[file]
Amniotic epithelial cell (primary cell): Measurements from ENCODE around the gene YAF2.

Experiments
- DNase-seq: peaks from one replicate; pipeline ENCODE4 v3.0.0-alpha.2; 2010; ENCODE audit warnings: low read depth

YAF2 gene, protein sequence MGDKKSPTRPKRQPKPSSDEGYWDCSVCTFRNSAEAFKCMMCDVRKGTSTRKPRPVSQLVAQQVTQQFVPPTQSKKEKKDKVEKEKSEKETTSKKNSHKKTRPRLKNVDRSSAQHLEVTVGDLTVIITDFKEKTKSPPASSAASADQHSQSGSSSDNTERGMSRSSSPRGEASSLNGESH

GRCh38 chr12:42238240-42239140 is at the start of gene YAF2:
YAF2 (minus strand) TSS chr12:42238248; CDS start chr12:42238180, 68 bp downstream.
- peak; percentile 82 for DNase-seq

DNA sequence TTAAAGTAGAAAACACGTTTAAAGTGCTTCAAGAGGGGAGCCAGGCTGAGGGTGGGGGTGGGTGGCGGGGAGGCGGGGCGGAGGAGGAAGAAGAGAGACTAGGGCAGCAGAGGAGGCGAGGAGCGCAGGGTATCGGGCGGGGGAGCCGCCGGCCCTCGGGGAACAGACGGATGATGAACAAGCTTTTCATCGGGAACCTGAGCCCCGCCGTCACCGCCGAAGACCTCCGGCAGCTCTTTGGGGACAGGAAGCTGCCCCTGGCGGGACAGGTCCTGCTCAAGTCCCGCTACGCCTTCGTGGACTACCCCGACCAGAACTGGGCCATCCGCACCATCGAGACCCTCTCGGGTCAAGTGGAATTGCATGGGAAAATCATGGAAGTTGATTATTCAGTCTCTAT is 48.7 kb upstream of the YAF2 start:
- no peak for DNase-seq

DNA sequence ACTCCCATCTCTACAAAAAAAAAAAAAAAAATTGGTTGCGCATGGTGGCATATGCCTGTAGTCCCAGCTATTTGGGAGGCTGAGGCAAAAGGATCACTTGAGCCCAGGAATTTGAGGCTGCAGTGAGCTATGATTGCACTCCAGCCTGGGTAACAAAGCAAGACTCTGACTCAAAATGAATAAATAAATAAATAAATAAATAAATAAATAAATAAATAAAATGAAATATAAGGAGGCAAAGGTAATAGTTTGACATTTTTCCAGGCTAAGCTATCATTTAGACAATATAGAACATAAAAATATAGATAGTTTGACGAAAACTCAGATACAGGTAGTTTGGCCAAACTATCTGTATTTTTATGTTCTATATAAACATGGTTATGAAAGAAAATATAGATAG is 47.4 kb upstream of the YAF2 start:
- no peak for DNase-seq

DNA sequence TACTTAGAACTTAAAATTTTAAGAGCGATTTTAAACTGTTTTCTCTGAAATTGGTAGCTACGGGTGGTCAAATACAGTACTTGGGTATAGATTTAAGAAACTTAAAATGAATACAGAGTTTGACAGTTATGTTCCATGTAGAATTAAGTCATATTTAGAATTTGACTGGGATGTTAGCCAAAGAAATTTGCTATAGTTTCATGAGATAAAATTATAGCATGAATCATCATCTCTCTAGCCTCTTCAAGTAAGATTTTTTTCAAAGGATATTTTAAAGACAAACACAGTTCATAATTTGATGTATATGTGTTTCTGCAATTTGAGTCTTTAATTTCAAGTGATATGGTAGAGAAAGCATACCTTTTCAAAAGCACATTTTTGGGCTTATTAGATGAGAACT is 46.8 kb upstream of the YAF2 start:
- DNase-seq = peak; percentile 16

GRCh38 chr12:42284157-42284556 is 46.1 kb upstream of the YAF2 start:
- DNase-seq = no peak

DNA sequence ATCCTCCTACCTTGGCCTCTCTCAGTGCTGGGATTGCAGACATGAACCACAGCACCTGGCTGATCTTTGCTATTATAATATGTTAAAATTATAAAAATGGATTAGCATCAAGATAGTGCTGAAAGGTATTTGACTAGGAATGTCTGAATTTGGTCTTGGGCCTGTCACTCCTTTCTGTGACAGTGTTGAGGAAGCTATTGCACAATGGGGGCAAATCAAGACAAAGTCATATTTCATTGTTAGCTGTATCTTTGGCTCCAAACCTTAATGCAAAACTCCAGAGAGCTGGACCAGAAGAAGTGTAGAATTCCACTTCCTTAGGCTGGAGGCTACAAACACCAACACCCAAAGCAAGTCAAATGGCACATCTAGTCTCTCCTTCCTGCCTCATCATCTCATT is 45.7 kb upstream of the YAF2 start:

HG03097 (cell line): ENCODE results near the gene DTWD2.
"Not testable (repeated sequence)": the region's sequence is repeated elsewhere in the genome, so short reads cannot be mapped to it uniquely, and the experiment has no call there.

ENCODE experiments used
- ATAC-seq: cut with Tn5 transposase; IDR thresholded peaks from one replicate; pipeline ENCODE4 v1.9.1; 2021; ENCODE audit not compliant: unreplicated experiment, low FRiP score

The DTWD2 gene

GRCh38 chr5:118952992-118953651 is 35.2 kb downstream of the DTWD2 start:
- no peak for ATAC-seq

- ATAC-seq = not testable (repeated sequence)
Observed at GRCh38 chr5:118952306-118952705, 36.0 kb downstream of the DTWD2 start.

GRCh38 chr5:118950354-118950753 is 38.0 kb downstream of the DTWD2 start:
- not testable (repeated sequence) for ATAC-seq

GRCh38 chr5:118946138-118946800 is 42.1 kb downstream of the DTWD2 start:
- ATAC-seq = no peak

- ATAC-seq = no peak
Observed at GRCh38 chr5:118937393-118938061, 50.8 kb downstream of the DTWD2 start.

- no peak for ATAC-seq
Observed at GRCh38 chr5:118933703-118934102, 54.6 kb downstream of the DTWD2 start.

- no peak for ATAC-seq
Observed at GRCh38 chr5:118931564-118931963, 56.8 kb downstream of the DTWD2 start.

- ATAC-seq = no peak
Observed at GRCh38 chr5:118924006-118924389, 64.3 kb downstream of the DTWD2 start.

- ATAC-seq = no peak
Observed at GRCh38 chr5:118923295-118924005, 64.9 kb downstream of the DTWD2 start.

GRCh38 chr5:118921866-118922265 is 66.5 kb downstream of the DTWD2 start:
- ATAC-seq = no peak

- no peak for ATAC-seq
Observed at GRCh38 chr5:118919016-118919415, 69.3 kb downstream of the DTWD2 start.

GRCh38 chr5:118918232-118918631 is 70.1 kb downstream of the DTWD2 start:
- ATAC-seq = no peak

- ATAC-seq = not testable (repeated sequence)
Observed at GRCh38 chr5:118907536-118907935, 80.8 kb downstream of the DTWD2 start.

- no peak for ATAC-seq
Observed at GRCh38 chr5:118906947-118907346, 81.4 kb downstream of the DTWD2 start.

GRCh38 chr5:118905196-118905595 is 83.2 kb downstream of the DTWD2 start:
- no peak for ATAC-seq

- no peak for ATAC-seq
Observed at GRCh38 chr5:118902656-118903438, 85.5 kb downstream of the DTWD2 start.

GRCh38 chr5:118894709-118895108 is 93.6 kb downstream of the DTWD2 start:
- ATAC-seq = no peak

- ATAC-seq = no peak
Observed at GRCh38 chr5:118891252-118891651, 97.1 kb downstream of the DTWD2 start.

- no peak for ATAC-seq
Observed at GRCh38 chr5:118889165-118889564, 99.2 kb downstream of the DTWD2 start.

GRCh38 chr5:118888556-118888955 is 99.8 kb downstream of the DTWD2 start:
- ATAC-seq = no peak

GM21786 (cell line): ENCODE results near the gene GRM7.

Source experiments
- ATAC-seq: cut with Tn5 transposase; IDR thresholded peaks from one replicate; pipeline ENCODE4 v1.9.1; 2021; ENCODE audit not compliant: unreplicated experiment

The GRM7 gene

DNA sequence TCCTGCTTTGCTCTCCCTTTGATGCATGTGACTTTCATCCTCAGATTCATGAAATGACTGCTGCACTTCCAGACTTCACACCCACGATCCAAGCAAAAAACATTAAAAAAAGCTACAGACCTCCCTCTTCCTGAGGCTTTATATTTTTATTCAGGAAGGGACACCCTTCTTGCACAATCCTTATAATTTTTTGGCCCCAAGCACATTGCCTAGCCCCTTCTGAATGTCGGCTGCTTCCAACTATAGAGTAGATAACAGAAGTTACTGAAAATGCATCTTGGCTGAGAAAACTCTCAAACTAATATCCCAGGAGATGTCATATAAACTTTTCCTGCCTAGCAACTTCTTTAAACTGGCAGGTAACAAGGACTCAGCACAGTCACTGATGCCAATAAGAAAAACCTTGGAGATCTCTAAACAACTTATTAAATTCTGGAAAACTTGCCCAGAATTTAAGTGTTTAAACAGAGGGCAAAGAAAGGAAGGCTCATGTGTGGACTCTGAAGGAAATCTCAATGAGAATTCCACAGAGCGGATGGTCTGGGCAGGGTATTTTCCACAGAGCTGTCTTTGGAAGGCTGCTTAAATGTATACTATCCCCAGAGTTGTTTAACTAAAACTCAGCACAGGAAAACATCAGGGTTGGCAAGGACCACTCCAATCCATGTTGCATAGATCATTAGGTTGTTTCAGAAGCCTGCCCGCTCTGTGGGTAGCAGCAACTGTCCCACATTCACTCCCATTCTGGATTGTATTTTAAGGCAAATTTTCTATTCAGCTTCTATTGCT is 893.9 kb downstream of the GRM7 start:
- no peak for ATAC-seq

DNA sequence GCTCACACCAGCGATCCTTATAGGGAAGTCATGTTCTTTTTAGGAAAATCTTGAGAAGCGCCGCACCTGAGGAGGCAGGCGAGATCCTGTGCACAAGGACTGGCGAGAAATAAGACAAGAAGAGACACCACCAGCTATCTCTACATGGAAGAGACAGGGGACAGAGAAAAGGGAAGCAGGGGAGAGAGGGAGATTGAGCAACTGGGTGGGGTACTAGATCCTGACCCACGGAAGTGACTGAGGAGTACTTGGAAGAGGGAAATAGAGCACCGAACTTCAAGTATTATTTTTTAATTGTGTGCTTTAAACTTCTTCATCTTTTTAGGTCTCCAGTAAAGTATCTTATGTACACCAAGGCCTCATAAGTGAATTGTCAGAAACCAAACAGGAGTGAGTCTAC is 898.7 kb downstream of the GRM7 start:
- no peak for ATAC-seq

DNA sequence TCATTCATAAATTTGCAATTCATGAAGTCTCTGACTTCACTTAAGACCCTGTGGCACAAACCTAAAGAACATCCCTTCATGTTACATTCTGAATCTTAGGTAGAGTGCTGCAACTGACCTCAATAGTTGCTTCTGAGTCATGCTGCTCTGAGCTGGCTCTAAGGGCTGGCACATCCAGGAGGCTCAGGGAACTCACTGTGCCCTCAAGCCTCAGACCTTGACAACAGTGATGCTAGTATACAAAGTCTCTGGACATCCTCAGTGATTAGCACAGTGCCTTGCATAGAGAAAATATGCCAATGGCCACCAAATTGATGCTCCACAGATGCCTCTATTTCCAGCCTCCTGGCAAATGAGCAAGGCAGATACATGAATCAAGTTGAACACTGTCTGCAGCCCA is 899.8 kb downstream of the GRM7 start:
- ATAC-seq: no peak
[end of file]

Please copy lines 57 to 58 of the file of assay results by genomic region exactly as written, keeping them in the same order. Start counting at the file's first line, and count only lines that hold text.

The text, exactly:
Observed at GRCh38 chr5:118891252-118891651, 97.1 kb downstream of the DTWD2 start.

- no peak for ATAC-seq